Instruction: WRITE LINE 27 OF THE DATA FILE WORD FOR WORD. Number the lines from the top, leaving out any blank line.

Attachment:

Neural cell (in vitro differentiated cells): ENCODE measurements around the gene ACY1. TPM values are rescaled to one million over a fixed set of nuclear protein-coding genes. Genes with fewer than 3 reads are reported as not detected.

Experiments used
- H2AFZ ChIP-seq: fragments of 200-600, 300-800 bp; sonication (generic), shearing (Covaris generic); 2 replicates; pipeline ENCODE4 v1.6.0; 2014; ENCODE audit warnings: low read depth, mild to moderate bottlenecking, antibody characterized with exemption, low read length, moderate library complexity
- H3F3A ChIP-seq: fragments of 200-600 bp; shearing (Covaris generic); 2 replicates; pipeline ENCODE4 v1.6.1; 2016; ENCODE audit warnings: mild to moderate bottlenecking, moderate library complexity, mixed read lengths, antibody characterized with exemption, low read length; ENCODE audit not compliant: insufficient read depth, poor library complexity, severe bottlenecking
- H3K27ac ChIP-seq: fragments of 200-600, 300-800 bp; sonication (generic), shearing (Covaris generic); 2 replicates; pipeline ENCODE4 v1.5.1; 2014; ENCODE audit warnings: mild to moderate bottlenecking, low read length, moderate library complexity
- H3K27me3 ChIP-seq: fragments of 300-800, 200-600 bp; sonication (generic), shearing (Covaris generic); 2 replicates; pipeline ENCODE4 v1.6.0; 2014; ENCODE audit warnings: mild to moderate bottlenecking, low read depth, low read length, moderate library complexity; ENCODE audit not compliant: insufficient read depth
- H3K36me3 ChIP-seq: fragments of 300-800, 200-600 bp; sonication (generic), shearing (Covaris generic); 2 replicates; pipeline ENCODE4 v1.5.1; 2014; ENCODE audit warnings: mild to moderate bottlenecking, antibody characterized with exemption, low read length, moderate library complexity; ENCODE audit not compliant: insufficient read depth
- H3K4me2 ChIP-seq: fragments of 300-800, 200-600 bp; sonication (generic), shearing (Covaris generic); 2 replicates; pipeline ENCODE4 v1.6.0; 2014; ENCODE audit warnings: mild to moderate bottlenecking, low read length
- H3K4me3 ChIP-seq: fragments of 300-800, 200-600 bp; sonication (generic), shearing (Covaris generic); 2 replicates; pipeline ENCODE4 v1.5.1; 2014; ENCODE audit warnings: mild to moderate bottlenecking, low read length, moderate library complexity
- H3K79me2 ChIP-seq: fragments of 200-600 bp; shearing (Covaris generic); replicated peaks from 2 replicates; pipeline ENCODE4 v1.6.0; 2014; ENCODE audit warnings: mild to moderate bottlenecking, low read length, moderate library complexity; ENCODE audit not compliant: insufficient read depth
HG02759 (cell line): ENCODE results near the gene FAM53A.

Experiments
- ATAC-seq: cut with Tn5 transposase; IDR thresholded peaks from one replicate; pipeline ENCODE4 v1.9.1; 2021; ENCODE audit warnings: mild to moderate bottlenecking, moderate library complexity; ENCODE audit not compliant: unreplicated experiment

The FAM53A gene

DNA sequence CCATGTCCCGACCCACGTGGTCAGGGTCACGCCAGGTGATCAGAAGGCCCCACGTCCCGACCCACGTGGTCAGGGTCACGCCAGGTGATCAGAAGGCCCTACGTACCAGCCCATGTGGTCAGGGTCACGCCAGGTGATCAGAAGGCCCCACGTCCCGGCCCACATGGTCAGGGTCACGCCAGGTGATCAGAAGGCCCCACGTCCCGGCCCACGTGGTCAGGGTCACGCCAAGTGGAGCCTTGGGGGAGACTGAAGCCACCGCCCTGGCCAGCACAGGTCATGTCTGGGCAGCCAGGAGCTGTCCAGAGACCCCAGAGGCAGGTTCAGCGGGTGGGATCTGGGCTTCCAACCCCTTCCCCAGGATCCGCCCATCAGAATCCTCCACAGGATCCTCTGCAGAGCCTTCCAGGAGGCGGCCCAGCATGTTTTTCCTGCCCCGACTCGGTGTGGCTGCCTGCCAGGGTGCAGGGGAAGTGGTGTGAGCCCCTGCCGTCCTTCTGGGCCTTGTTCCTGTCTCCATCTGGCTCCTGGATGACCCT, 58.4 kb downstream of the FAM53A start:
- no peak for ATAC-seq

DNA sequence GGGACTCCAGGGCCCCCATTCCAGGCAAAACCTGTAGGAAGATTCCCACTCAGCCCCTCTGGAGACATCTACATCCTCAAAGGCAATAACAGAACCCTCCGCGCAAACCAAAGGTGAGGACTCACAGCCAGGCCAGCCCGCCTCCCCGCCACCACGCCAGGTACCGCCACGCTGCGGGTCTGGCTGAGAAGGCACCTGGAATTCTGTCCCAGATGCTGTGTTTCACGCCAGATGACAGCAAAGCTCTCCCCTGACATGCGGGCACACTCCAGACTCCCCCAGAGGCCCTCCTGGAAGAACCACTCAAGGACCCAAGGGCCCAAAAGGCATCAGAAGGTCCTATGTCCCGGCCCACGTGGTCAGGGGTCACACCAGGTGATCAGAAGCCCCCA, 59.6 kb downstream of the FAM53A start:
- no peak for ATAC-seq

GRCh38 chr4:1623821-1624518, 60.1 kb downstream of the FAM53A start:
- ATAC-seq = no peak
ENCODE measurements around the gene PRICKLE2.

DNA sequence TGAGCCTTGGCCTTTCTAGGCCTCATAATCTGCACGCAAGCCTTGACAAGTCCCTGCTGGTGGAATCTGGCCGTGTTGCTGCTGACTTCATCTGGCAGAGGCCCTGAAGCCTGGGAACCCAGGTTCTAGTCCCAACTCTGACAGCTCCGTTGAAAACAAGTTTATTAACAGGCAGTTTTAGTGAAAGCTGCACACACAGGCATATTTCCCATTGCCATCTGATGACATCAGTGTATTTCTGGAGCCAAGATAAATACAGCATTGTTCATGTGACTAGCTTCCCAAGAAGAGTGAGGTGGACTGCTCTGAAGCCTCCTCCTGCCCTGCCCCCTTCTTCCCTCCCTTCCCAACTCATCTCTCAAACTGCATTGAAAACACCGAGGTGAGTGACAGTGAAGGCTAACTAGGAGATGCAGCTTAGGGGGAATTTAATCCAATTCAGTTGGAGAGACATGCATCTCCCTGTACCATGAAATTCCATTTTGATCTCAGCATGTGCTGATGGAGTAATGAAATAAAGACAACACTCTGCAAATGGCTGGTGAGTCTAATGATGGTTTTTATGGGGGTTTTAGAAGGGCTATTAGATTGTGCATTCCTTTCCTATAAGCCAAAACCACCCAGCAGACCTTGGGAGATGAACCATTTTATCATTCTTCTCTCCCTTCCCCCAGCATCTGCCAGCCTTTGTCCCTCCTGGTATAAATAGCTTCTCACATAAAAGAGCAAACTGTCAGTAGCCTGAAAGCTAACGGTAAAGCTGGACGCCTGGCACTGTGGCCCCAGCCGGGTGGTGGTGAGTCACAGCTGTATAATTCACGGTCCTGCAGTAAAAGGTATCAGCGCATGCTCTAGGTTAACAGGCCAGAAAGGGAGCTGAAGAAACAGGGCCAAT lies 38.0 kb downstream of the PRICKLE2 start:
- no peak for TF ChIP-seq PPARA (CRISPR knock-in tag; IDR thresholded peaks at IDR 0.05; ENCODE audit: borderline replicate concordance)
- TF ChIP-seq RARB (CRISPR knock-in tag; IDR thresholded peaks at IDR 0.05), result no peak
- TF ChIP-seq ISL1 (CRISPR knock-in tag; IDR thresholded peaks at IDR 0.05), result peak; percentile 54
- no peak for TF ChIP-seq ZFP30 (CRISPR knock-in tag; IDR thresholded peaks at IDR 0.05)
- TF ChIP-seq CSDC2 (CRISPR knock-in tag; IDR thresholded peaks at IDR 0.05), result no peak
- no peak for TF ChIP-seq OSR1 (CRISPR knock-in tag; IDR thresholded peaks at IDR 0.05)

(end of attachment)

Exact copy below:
- TF ChIP-seq CSDC2 (CRISPR knock-in tag; IDR thresholded peaks at IDR 0.05), result no peak